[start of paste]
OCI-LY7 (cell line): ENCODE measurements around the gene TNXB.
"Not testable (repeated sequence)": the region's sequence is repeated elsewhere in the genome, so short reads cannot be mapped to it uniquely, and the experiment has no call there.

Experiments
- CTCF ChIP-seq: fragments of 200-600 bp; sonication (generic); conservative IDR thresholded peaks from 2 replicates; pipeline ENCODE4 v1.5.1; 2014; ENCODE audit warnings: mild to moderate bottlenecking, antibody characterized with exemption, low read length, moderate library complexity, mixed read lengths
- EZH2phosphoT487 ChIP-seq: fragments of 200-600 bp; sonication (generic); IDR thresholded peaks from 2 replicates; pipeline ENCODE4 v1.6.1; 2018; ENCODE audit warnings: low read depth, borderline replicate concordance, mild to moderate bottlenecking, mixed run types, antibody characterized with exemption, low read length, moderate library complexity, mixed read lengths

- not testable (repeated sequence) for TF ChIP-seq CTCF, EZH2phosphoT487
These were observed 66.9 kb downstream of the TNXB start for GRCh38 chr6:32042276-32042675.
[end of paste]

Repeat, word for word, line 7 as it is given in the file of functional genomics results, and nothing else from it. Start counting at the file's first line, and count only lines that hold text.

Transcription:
These were observed 66.9 kb downstream of the TNXB start for GRCh38 chr6:32042276-32042675.